I think it will really appeal to kids in the 7-14 range and plan on getting it for my 8-year-old for Christmas. I might read parts of it with him but I can also see him reading it on his own and enjoying it.
*Thanks to NetGalley, Quarto Publishing Group, and Francis Lincoln Childrens Books for providing an e-arc for review.
ARC Review: Lore of the Land: Folklore and Wisdom from the Wild Earth by Claire Cock-Starkey
Publication Date: October 18, 2022
Unearth the secrets of our natural world with the Lore of the Land, a richly illustrated compendium of folklore and wisdom from the land, skies, and seas.
From thundering rivers to shady groves, flickering marshes to lightless caves, and from snow-capped mountains to the depths of the ocean, discover the folklore of Earth’s wildest places. Stories and spirits abound in these land- and seascapes, where traditional wisdom and mysterious magics have intertwined over centuries.
Each of the six chapters covers a different natural landscape, revealing the worldwide folklore surrounding Woodlands, Seas & Oceans, Wetlands, Mountains, Rivers & Streams,and Hills & Caves. Beginning with tales from cultures spanning the globe, each chapter then dives into the legends of how these places were formed, their place in the human imagination,and their natural and otherworldly denizens.
Learn how the forests hold up the sky in Māori tradition; how in Ireland, seaweed was once thought to predict the weather; and that the ancient Greeks believed Mount Etna housed the fiery forge of the gods. All this and more is accompanied by beautiful artwork based on real folklore, uncovering the secrets of our natural world as never before.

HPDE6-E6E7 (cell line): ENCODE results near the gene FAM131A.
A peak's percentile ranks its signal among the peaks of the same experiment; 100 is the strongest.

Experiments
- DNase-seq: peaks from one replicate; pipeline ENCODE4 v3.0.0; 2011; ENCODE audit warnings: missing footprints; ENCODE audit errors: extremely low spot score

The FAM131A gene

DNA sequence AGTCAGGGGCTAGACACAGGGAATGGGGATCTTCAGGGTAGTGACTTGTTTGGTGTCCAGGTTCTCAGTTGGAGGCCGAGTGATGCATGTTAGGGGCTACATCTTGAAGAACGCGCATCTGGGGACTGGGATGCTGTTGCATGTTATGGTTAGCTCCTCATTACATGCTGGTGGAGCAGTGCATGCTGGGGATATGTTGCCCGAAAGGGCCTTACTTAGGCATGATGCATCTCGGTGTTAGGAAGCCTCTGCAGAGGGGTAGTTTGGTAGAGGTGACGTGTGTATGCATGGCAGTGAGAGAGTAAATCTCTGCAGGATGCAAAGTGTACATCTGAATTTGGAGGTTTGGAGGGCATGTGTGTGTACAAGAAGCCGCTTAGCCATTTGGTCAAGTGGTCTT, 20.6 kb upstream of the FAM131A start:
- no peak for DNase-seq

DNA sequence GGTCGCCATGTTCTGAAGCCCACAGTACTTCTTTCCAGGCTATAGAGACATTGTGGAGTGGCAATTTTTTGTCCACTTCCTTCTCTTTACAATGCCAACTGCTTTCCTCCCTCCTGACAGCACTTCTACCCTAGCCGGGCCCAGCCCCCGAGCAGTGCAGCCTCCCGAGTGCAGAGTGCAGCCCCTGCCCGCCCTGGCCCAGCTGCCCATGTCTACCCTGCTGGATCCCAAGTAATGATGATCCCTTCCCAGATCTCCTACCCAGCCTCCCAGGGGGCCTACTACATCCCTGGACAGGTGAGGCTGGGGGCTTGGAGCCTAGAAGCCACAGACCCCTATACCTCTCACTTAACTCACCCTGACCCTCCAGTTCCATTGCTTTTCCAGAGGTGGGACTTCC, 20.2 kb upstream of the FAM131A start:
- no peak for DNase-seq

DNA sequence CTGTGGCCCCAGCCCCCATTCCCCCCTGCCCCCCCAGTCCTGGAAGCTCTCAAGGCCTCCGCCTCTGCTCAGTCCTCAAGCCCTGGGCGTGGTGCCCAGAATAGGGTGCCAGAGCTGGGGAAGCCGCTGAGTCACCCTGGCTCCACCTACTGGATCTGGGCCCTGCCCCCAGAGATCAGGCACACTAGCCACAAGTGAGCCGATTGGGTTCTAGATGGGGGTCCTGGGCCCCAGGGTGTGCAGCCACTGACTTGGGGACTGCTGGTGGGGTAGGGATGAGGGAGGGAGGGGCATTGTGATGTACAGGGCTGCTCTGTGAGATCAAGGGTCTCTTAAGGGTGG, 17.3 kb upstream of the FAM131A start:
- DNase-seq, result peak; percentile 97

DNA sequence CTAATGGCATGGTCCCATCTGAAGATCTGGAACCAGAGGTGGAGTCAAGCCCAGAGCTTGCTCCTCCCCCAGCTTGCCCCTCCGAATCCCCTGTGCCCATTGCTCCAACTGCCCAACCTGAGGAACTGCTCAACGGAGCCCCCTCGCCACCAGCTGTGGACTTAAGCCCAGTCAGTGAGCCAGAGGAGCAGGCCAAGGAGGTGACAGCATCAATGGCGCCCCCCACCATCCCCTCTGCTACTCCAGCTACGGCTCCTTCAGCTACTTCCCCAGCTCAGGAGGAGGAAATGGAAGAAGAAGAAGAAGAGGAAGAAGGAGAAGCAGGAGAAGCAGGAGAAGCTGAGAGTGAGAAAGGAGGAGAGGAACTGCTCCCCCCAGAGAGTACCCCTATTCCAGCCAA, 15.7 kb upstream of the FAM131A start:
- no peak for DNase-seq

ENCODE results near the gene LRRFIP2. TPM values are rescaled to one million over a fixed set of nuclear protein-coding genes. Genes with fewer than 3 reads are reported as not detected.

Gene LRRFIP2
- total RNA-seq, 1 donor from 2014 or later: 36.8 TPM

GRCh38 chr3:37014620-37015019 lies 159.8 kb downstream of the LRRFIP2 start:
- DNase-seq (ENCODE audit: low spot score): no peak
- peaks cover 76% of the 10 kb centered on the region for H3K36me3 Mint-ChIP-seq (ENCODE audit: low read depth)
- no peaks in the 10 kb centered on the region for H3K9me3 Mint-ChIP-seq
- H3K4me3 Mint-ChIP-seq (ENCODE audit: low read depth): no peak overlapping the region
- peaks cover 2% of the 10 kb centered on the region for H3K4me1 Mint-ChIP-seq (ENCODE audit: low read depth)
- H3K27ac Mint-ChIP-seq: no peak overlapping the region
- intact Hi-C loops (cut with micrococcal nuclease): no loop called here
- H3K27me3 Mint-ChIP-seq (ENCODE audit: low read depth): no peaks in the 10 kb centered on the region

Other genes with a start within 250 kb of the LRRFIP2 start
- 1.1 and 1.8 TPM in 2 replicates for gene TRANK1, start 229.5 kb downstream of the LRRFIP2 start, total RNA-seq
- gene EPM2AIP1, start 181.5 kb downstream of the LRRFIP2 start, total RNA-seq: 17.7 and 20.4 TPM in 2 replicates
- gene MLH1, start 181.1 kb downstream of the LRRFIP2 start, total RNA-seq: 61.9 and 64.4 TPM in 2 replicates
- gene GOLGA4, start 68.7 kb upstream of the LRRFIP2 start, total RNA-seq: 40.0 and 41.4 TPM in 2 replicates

A treasury of fascinating tales and ancient wisdom, the Lore of the Land is sure to fire the imaginations of young nature-lovers, and delight anyone who has ever wondered whether there is more to our natural world than meets the eye.
Also in the series:
Lore of the Wild: Folklore and Wisdom from Nature
This is a charming collection of myths, legends, and folklore about creatures and plants living in various environments (oceans, rivers, marshes, mountains, forests) and the natural features and environments themselves.
The folklore is arranged into sections based on environment rather than nationality, so that you get stories from around the world about rivers, or forests, etc all together. This is a wonderful way to arrange it because it makes it easy to compare different myths about the same features.
I really like how each bit of folklore is condensed into a short paragraph and is accompanied by illustrations. There are a few longer stories sprinkled throughout as well, which break up the reading nicely.
The illustrations are colorful and vivid and intriguing and make each bit of folklore come alive in the imagination. They add a lot to the book. The cover is also gorgeous.
My only complaint is the font chosen for this story. It would have been great if confined to headings or similar, but trying to read the entire book in that font was headache-inducing. It would be nearly impossible for a child learning to read or struggling with reading to make any sense of it.
**After some thought, I have decided to revise my rating. The godawful font chosen for ALL of the text is nearly impossible to read without going cross-eyed. It will prevent many people from being able to read it – including children who are learning or struggling to read. Since the book seems to be aimed at children, it’s basically sabotaging itself. I can’t in good conscience recommend it unless a different font is chosen.
I look forward to sharing this with my kiddo (8). I think he will really enjoy learning about the varied mythical creatures.
*Thanks to NetGalley and Wide-Eyed Editions for providing an e-arc for review.